Nextgov: The idea of using the Internet to collect responses was proposed and rejected last year, despite conducting a pilot in 2000. What’s your opinion on allowing responses online? Is that something you think should be explored for 2020?

Groves: My son filled out a questionnaire for the 2000 census on the Internet. The decision to eliminate the Internet option for 2010 was made before I got here. I haven’t diagnosed that decision. I know the most commonly cited reason is concerns about security, which are indeed real and completely legitimate.

Looking forward, I can say I can’t imagine a 2020 census without some Internet use. At the same time, in the same breath we have to know that neither you nor I have any idea what the 2020 Internet is actually going to be capable of. When I say we must have an Internet option, I must admit I’m not quite sure myself. We have to take advantage of the technology; other countries already are. In 2006, 18 percent of Canadian households responded to their census on the Internet.

Nextgov: Do you plan to serve beyond next year? Would you like to be involved in the planning for the 2020 count?

Groves: I serve at the pleasure of the president and will serve as long as he is pleased with my service. I’m terribly interested in 2020 and also interested in innovation in all of the other surveys the Census Bureau does, thousands depending on how you count. The challenge of doing economic and social measurement in this country is never-ending. The rate of innovation lets us use technology in new and important ways; it can change the way we measure the country. That pace has to pick up in any organization like the Census Bureau. I’m terribly interested in being part of that.

MyTwoCensus Investigation and Editorial: Skeptical Over Sparkman Outcome Until More Details Are Provided

Wednesday, November 25th, 2009

Since yesterday’s revelation by the Kentucky State Police, FBI, U.S. Forest Service,State Medical Examiner’s Office and the Clay County Coroner’s Office, that the death of  Census Bureau employee William E. Sparkman, Jr., “based upon evidence and witness testimony” was “an intentional, self-inflicted act that was staged to appear as a homicide,” many eyebrows have been raised.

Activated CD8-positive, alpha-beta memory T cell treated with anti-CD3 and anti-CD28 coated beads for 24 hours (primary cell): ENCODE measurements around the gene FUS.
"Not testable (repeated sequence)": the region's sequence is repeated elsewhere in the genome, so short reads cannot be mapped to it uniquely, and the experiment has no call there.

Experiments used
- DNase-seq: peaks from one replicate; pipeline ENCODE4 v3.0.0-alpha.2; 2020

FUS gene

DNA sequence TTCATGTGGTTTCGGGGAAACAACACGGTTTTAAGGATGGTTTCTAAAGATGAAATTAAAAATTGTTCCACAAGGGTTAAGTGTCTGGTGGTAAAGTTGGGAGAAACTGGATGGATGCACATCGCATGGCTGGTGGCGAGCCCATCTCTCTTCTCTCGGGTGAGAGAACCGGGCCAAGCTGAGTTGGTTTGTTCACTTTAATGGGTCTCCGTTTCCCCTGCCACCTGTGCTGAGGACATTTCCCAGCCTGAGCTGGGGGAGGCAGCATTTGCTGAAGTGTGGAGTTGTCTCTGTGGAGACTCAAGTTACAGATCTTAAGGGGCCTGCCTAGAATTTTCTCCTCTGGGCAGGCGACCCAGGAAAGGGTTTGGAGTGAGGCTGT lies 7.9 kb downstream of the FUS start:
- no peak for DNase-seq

Now, insurance fraud is definitely a common occurrence, but to take one’s own life for a small payout is extreme, and cursory searches on Google reveal that this case provides many of the top hits when searching for a suicide that was staged to look like a murder. Thus, this is a very rare occurrance, so these conclusions should be further examined before the door on this case is shut forever.

According to the Associated Press, “Sparkman ‘told a credible witness that he planned to commit suicide and provided details on how and when.’

Authorities wouldn’t say who Sparkman told of his plan, but said Sparkman talked about it a week before his suicide and the person did not take him seriously. He told the person he believed his lymphoma, which he had previously been treated for, had recurred, police said.

Sparkman also had recently taken out two accidental life insurance policies totaling $600,000 that would not pay out for suicide, authorities said. One policy was taken out in late 2008; the other in May.

On November 12, The Huffington Post reported the following:

“If it’s deemed suicide, there’s no point in even looking at insurance,” Josh Sparkman said. “There’s no such thing as suicide insurance. The money is not the concern. I just want to know what happened to my dad.”